Farmers, who almost gave up cultivation after the groundwater became saline in several parts in the district, received a ray of hope of resuming farming as the district administration and the Krishi Vigyan Kendra (KVK) have introduced Magnetic Water Technology (MWT) to reduce the salinity in the water and increase productivity.
In a first of its kind initiative in the state, farmers in three blocks had successfully demonstrated the technology and set the stage for their colleagues to follow suit. A postgraduate in agriculture (soil science and agriculture chemistry), Collector J. Jayakanthan studied the technology when farmers, in the monthly grievance redressal meeting in April last, complained about the salinity and the problems in continuing cultivation.
The Collector, who introduced the technology after consulting Prof S. Sendur Kumaran, Head, KVK, Kundrakudi, said he was delighted that the technology helped to reduce the salinity level and enhance soil health.
“We want to take the technology to farmers in other blocks and extend the area of cultivation,” Mr Jayakanthan told.
Kanniappan, a farmer at Lakshmipuram in Ilayankudi block, who gave up paddy cultivation after the yield was badly hit due to salinity, resumed cultivation, using the MWT technology and grown healthy crops. The farmer has cultivated paddy on 50 cents and the crop, which reached the panicle initiation stage, looked healthy, the Collector said after visiting the field recently.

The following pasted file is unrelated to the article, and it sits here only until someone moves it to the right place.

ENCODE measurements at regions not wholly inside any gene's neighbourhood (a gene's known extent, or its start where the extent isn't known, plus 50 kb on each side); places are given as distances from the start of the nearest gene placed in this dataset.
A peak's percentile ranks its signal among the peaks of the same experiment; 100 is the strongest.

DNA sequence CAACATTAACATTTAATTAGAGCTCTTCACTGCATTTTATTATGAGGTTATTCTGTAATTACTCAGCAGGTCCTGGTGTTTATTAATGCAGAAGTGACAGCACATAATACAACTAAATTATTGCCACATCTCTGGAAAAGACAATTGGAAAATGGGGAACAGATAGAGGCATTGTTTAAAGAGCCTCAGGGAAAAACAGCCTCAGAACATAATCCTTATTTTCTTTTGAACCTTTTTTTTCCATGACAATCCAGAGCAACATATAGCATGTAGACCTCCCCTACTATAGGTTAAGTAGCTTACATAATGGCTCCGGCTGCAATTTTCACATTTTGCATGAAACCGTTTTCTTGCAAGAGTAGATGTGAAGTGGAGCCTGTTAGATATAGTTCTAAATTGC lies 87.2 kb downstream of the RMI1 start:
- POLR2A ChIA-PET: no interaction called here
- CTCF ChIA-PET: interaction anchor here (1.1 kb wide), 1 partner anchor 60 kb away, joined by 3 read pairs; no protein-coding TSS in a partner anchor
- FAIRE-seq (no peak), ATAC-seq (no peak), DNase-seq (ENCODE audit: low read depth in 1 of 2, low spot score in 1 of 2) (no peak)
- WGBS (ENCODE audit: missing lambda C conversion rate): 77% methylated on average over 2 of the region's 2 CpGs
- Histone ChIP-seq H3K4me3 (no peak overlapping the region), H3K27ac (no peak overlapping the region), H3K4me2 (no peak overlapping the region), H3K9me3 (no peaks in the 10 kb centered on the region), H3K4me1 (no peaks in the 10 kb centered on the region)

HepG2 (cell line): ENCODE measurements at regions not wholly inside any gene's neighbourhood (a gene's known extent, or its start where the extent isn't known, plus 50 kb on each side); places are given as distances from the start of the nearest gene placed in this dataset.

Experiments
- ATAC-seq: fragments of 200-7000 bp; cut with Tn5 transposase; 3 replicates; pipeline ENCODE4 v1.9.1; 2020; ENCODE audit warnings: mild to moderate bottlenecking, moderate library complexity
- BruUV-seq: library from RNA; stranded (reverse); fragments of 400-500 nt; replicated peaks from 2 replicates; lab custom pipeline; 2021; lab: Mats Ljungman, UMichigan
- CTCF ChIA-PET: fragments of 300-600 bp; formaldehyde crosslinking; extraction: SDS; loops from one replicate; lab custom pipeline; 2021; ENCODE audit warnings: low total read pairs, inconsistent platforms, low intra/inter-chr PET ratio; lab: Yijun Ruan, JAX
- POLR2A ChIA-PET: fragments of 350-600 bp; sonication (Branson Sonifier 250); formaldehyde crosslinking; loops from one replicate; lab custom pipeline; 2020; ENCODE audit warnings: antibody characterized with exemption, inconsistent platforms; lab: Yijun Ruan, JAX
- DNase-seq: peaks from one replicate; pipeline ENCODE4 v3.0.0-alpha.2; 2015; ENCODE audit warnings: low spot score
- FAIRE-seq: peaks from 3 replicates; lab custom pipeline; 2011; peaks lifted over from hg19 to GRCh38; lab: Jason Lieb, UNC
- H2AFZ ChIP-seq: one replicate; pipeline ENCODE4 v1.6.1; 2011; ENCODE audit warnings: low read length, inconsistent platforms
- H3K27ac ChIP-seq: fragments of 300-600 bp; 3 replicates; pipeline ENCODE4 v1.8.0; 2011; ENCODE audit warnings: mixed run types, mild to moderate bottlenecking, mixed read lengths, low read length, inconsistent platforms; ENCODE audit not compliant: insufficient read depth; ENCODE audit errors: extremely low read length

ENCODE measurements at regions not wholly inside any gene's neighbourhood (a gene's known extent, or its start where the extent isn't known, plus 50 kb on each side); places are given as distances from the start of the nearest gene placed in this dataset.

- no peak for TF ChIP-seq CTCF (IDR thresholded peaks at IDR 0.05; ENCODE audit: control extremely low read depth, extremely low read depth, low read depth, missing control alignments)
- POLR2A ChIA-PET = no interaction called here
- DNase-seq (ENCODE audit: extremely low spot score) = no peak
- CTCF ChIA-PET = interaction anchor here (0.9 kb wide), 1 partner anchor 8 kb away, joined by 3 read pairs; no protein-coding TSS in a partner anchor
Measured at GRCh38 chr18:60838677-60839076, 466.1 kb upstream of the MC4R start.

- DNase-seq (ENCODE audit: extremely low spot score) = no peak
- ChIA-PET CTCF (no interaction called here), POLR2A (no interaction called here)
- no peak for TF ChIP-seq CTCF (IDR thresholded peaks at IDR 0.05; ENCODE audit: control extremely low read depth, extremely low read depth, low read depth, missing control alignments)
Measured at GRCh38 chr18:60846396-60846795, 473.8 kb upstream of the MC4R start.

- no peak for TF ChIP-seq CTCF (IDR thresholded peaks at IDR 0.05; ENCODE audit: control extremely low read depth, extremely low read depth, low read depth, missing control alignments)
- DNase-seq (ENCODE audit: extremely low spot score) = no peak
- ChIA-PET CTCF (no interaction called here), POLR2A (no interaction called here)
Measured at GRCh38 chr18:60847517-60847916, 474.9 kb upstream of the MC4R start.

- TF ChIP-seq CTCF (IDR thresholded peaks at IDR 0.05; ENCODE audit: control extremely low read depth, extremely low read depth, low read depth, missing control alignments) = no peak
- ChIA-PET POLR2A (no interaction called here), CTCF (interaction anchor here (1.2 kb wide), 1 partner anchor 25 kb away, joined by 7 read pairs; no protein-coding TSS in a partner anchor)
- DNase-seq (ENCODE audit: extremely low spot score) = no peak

A farmer at Soorankottai had harvested 32 bags of paddy per acre after using the technology, he said. Similarly, a farmer in Thamarakki had cultivated chillies with enhanced pungency and yield, the Collector said, adding farmers in other blocks could approach the district administration for necessary guidance and support, he added.
Mr. Kumaran said though the district had good groundwater potential, farmers turned reluctant in cultivation because of the salinity. He said tests conducted in Sivaganga, Ilayankudi and Kalayarkoil blocks, covering 26,000 hectares of cultivable lands, revealed that the groundwater was worst affected with varied degrees of EC (electrical conductivity) ranging from 4.5 to 7.2 dS/m, not suitable for cultivation.
The salinity could be reduced to permissible level by installing ‘cylindrical magnet’ (6,000 Frequency) at the delivery point in the bore well pipe at the cost of about ₹ 20,000, he said. Farmers could doubly benefit as the magnetic technology separated sodium chloride into sodium and chloride on the one side and increased uptake of minerals, compounds of soil such as nitrogen, phosphorous, potassium and improved fertilisers dissolve in soil on the other, he said.